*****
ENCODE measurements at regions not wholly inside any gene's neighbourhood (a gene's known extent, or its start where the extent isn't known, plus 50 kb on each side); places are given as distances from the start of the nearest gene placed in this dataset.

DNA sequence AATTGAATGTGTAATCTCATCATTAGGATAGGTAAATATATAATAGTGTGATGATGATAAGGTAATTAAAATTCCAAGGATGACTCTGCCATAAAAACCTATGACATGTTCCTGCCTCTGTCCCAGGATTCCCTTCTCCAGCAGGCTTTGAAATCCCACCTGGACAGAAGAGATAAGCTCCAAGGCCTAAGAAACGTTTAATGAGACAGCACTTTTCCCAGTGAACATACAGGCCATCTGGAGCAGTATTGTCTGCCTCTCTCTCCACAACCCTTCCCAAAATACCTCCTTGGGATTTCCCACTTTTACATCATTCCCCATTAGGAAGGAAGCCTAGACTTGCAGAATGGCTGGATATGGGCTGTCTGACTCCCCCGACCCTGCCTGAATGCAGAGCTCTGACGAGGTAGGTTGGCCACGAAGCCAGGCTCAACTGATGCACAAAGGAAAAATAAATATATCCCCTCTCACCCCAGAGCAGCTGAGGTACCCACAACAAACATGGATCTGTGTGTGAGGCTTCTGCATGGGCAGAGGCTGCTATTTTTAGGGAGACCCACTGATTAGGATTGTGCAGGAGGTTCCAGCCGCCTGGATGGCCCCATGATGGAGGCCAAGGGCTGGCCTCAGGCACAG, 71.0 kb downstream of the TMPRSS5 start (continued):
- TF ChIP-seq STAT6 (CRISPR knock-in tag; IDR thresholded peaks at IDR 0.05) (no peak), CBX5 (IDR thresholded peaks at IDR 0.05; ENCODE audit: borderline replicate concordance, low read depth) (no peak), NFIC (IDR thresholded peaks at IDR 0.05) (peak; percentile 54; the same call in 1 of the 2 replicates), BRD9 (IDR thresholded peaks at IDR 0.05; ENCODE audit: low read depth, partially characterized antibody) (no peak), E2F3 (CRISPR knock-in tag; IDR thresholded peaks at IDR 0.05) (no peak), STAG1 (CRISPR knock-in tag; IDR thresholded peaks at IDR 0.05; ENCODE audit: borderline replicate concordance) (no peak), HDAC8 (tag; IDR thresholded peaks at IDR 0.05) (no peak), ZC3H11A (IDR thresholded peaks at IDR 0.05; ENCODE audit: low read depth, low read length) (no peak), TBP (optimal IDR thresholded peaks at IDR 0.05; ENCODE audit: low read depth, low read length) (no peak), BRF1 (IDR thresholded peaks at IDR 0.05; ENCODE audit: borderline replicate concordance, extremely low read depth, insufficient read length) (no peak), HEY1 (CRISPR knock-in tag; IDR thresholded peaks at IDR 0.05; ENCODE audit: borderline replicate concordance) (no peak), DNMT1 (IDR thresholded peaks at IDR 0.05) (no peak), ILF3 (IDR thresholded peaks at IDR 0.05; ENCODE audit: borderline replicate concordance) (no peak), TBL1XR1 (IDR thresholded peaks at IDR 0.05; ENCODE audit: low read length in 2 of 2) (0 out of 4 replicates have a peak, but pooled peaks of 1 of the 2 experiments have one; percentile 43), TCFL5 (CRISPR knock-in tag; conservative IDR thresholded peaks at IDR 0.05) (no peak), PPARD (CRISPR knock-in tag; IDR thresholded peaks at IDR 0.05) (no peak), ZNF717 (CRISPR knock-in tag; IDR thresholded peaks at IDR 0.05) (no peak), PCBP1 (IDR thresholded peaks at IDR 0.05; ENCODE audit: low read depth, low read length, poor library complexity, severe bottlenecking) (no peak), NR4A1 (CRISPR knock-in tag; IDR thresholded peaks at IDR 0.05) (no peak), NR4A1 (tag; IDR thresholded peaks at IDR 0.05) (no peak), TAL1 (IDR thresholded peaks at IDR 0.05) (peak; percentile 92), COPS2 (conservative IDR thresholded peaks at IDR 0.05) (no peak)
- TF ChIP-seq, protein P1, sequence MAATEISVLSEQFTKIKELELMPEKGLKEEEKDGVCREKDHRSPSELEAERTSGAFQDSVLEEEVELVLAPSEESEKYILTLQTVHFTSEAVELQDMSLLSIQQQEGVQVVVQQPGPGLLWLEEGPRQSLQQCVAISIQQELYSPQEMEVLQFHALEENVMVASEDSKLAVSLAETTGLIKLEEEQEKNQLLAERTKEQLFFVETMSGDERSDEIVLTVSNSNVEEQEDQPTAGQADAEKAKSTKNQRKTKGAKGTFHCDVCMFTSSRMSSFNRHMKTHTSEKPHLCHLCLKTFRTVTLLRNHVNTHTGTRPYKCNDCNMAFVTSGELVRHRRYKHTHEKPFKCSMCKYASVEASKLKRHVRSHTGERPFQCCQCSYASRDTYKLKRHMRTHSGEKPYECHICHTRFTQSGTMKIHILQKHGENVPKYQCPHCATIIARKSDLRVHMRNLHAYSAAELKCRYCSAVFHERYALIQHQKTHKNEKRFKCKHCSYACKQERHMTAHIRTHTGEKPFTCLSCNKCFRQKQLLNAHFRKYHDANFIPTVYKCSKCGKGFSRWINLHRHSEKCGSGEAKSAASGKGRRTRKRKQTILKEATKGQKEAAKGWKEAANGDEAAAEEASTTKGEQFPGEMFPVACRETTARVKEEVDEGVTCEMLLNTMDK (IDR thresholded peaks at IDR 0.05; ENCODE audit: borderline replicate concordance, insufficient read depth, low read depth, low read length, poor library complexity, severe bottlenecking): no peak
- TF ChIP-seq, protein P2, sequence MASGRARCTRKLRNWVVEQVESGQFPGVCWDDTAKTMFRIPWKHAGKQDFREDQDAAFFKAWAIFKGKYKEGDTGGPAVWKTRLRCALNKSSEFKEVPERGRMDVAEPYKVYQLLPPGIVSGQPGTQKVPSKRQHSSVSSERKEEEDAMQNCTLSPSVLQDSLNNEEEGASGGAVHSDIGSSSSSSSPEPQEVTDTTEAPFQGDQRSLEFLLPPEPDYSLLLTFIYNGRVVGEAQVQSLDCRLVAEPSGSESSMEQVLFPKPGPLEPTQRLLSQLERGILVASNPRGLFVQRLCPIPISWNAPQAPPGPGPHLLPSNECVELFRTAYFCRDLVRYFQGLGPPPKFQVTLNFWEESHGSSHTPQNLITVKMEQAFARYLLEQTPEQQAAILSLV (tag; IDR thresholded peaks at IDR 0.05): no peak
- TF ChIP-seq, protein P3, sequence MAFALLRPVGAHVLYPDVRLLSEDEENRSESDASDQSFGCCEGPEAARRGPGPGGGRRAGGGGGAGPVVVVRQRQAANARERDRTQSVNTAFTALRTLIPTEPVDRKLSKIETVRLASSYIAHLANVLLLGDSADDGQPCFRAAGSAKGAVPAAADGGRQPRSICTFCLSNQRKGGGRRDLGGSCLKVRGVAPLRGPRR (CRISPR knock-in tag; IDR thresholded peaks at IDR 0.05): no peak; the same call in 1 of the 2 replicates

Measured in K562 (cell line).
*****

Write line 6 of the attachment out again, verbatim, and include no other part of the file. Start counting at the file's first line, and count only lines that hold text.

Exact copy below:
- TF ChIP-seq, protein P3, sequence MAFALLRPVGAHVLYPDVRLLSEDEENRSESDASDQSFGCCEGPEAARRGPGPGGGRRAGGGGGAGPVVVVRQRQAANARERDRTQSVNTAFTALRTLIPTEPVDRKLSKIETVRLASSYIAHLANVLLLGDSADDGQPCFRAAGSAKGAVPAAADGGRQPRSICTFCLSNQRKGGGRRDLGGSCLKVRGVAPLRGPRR (CRISPR knock-in tag; IDR thresholded peaks at IDR 0.05): no peak; the same call in 1 of the 2 replicates